When Tansy Wines started to hone in on varietals and style, we knew we had to partner with the best in the field.
Megan Glaab is a bonafide, tenured winemaker residing in Healdsburg, Sonoma. She joins Tansy as winemaker for the Vermentino and Rose, and will go on to lead the 2021 vintage.
After graduating from her B.S. in Enology from University of Adelaide in Australia, Megan has worked at several wineries, including Torbreck, Peay Vineyards, Marcassin, and Pisoni. She is now the winemaker and co-owner of Ryme Cellars, along with her husband Ryan Glaab. Ryme Cellars makes 3500 cases per year and was recently touted by Elizabeth Olsen as one of favorite places to relax and enjoy wine.
We sat down with Megan to ask her about her journey in wine.
Q. When did you know you wanted to be a winemaker?
A. My parents are in the restaurant business so I grew up around food and wine. It was around 15 years of age that I became so fascinated with wine that I found myself at harvest with Galante Wines in deep Carmel Valley. It was kind of a one-way door at that point. My first full harvest job was with Kendall Jackson in Soledad where they produce their now-famous Chardonnay.
Q. What do you love most about Northern California terrior?
A. I moved to Sonoma in 2006 at a time when a younger generation of winemakers was coming in, challenging the status quo and making wines that were very different to the traditional Robert Parker scores. Ryan and I really wanted to try new things, play with new varietals, and see what was possible. We quickly fell in love with the soil types and typography, coastal cool breezes and climates up here. There is so much range. It’s a winemaker’s playground.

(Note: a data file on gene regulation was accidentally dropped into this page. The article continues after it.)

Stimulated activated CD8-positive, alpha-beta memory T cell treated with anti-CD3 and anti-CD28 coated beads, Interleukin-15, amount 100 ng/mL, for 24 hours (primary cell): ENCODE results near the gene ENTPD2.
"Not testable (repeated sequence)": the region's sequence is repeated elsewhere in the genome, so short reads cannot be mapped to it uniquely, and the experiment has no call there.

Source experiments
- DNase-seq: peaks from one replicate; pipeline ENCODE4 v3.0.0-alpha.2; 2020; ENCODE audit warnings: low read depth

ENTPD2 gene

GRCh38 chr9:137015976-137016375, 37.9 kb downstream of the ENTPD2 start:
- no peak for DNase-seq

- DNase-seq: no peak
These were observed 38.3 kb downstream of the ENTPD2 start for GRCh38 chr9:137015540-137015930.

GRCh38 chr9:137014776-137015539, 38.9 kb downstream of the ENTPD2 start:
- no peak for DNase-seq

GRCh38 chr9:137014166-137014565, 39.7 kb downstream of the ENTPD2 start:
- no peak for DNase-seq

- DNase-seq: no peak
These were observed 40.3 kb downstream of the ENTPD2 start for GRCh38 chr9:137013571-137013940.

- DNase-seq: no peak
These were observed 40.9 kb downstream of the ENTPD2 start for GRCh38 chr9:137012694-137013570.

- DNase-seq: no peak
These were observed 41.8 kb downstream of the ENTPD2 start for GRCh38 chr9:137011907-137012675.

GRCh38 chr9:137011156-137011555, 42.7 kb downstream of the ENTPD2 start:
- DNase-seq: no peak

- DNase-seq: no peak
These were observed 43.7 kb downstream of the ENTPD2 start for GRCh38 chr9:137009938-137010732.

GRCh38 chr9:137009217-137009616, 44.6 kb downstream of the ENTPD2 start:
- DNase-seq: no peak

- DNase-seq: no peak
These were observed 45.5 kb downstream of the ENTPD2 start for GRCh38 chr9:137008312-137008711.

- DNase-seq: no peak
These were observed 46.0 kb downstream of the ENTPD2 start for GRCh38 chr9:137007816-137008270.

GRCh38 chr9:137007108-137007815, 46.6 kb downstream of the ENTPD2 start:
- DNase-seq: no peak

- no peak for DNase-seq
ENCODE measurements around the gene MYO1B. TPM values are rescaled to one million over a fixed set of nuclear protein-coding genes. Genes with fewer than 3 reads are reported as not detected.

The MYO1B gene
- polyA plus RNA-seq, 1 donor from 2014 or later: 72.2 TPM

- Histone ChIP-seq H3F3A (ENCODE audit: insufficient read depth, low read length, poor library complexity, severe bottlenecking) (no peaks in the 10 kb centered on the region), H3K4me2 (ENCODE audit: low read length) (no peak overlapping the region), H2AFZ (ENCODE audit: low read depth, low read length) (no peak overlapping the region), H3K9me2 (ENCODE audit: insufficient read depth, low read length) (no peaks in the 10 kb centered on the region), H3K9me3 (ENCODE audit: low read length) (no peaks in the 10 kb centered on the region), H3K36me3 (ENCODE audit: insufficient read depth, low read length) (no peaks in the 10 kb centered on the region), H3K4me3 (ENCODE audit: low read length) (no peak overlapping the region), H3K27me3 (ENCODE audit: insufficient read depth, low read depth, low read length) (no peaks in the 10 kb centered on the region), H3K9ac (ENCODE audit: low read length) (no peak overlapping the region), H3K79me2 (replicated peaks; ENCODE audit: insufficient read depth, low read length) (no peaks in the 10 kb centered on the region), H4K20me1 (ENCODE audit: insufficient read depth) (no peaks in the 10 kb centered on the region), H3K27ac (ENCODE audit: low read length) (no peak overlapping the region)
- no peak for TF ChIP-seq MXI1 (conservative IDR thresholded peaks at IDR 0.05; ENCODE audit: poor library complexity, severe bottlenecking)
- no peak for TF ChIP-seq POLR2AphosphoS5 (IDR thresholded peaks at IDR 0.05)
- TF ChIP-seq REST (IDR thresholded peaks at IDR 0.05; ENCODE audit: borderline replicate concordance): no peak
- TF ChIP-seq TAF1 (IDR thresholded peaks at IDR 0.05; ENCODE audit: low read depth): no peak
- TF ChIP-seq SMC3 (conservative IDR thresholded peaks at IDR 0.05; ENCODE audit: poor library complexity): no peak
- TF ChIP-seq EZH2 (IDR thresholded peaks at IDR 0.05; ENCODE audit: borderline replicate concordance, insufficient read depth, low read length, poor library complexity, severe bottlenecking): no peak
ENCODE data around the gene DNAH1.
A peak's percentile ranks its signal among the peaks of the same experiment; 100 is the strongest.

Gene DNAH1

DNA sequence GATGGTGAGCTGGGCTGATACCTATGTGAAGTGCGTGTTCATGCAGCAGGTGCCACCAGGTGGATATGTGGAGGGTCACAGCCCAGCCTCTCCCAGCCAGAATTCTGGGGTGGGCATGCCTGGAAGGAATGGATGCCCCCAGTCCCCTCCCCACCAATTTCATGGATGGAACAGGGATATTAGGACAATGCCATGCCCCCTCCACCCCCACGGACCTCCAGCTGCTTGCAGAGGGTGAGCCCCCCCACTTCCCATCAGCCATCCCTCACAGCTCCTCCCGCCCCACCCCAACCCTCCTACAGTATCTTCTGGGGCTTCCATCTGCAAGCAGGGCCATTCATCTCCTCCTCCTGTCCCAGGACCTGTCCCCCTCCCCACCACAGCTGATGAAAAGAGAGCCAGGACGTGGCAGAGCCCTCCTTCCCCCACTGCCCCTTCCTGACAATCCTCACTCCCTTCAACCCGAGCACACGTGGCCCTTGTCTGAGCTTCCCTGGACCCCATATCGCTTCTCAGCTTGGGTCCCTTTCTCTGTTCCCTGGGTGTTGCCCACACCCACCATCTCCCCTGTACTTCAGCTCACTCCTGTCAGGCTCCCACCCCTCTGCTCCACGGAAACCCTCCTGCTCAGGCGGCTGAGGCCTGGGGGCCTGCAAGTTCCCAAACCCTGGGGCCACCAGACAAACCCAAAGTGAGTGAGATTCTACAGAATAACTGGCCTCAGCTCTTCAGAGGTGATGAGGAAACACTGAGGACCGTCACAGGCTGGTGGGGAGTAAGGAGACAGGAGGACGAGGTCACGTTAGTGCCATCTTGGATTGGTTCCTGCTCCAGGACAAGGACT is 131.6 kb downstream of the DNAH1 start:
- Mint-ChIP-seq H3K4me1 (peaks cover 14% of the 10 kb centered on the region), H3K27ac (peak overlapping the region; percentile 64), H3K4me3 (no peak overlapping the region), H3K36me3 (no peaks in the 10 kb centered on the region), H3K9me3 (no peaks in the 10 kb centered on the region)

Q. You offer Italian wines at your own label, Ryme Cellars. Why focus on Italian varietals?
A. Our source of inspiration was to look at what we love and drink at home. When we started Ryme in 2007, there weren’t a lot of Italian grapes planted and not many people focused on it. Over the years, these varieties do better with our change in climate and have great flavor development while maintaining middle sugar levels. We’ve seen in the last 5 years, there seems to be a lot more people seeking out these varieties.
It’s exciting, too, because in the beginning we would pour through the California grape growing report and cold call growers. Now, we experience vineyard growers approaching us, and they consult with us about what will grow well. So, here’s to more Vermeninto and Aglianico!
Q. What’s some advice for women new to the field of winemaking?
A. In the years I have been working in wine, things have changed a lot. I used to be the only wine maker in the cellar and interns would be 97% men. Often what would happen is that the female interns would be funnelled into the labs, and not necessarily given the opportunity to operate the forklift or wine press because of the physical demands.
My advice to new women in the field is to not let yourself get funneled into an administration role or lab. It’s important to learn the other aspects. If you don’t know how to use a stove, how are you going to be a chef? Everyone must learn the tools of the trade, if you are going to be successful.
I can see the workplace is changing a lot. The number of bonded wineries in California reporting a woman as their winemaker is around to 14% but at industry events I am often pleasantly surprised to see up to 25-50% women there.
Q. How do you juggle a successful career in wine with motherhood?
A. Wine is a time demanding job, particularly over harvest, so I’ve had to become a master juggler. Our children often come with us when we visit vineyards or run errands to the tasting room. But as a result I believe they love and understand what mom and dad are doing.
To create more space for family time I’ve also had to learn how to delegate. I’ve always been very independent so it’s not the easiest thing for me. But areas like compliance and bookkeeping are things we outsource to specialists now, and that allows me to focus on what I do best.
Q. What is your go-to wine key?
A. Easy. I like the waiter’s friend, Pulltap.